Mcintosh Mc275 Mkvi (£5500)

The MC275 MkVI's stress-free presentation, liquid purity in the mid and intricate, believable stereo imaging make for absorbing listening
McIntosh’s original MC275 featured as an ‘Audio Milestone’ [HFN Dec ’10], but what’s reviewed here is the current production version of this most famous power amplifier. It’s the same as the 2011 Anniversary Edition but with stainless steel rather than a gold chassis.

 Its most spectacular outward feature, described in staid McIntosh tech-speak as ‘small tube illumination for amplifier status operation’, comprises LEDs indicating status or output tube failure. This is a part of a protection circuit system which will also shut the amp down if speaker wires are shorted or there is a gross impedance mismatch.

The four large KT88 pentodes are joined by three 12AX7A tubes as the input and phase-splitter with a further four 12AT7s in the voltage amp and driver stage. The ‘unity-coupled autoformers’ are core to the performance of the revised amplifier, which also features a jumper strap to parallel the two channels for mono operation.

Inside, there have been ‘many subtle changes in circuits, and component values’, while McIntosh also says that its much-vaunted output transformer-winding techniques have been further improved to give greater bandwidth. This in turn has allowed the negative feedback to be taken directly from the speaker winding, giving a higher damping factor and a claimed improvement in deep bass definition.

Depth and clarity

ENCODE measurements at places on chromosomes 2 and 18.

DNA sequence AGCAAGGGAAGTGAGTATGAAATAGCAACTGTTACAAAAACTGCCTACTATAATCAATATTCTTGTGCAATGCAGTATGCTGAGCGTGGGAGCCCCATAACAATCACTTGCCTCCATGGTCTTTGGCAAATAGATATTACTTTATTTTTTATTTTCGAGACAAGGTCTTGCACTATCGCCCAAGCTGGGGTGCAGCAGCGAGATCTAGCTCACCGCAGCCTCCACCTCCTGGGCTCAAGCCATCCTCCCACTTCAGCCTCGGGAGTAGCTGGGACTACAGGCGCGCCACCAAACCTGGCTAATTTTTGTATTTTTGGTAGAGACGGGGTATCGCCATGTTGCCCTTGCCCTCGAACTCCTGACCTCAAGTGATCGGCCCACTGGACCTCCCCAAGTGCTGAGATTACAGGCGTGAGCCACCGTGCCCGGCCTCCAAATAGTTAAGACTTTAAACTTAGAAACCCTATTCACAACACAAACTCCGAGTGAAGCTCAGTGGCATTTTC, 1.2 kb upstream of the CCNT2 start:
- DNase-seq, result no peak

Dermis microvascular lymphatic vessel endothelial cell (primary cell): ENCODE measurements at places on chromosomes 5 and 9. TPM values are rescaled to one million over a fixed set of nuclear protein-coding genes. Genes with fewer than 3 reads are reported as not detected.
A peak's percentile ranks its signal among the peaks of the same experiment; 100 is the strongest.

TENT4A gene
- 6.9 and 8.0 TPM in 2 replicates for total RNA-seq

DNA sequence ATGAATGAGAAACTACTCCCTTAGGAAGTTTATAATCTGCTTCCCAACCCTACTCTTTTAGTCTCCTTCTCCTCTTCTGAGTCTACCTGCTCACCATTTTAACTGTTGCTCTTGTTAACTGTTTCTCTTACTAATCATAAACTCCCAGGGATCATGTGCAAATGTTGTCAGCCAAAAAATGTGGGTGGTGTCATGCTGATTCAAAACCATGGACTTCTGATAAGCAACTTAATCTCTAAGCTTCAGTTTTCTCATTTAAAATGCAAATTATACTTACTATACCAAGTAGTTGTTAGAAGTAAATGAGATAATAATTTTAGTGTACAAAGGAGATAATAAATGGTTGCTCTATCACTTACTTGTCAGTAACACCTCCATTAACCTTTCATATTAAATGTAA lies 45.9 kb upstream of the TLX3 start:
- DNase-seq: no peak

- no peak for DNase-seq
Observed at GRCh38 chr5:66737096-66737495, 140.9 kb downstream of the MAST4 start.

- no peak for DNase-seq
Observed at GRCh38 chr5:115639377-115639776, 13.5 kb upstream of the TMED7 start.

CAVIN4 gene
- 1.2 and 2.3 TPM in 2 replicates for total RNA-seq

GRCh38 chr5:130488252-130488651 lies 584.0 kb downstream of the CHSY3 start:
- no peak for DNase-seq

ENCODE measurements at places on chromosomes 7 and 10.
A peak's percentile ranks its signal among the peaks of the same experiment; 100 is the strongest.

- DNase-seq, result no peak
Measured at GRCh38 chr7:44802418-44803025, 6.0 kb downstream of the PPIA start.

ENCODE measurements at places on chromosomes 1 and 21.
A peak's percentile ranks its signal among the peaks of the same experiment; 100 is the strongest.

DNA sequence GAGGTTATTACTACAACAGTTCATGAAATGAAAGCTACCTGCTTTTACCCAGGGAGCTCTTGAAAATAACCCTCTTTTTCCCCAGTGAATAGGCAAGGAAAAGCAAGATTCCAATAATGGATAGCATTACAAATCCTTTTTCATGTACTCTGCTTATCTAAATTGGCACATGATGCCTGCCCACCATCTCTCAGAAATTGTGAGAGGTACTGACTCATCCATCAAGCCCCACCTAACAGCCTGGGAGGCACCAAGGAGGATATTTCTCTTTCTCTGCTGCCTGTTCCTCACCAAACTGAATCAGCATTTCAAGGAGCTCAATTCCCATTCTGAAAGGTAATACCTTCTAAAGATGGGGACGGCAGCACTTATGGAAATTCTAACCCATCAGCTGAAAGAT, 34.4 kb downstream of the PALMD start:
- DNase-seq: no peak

We started listening with Myriam Alter’s captivating 2007 album Where Is There [Enja]. The music just flowed, there was nothing exaggerated and at the same time it seemed that there was nothing lost. Pianist Salvatore Bonafede’s subtle use of the pedal created crystalline chords that hung in the air, and all the lead instruments, but particularly the cello, had a tangible presence, while drummer Joey Baron’s cymbals rang true.

Moving on to Kings Of Leon and Come Around Sundown [Sony], we could wallow in the huge-sounding effects, with the feeling that the system was giving you it all without adding the slightest trace of grunge of its own. It sounded equally right on the clean, ringing guitar sounds that open ‘Pyro’, on the extreme overdrive ones on ‘Mary’ and on the echoing twanginess of ‘The Face’.

As a test of truth at the bottom end, it would be hard to beat Esperanza Spalding’s Chamber Music Society [Heads Up]. Spalding’s acoustic bass sounded real and woody on ‘Inutil Paisagem’, where it’s the only instrument heard while she vocalises in duet with Gretchen Parlato. Elsewhere, the line-up of jazzy chamber strings was resinous and compelling.

With the difficult RCA recording of Heifetz in the Mendelssohn Violin Concerto the sound was more than listenable: it was absorbing, conveying the greatness of Heifetz, and every subtlety of his touch. Behind him the orchestra, all too often confused and overbearing, had depth and clarity. The sound still had the signature of its period, but the hall acoustic was palpable, not just a muddying influence.


It does seem that the MkVI, steel or gold, is more refined and less ‘tubey’ than earlier iterations. Its stress-free presentation, liquid purity in the mid and intricate, believable stereo imaging make for absorbing listening. It’s audibly a thoroughbred.

Originally published in the 2013 Yearbook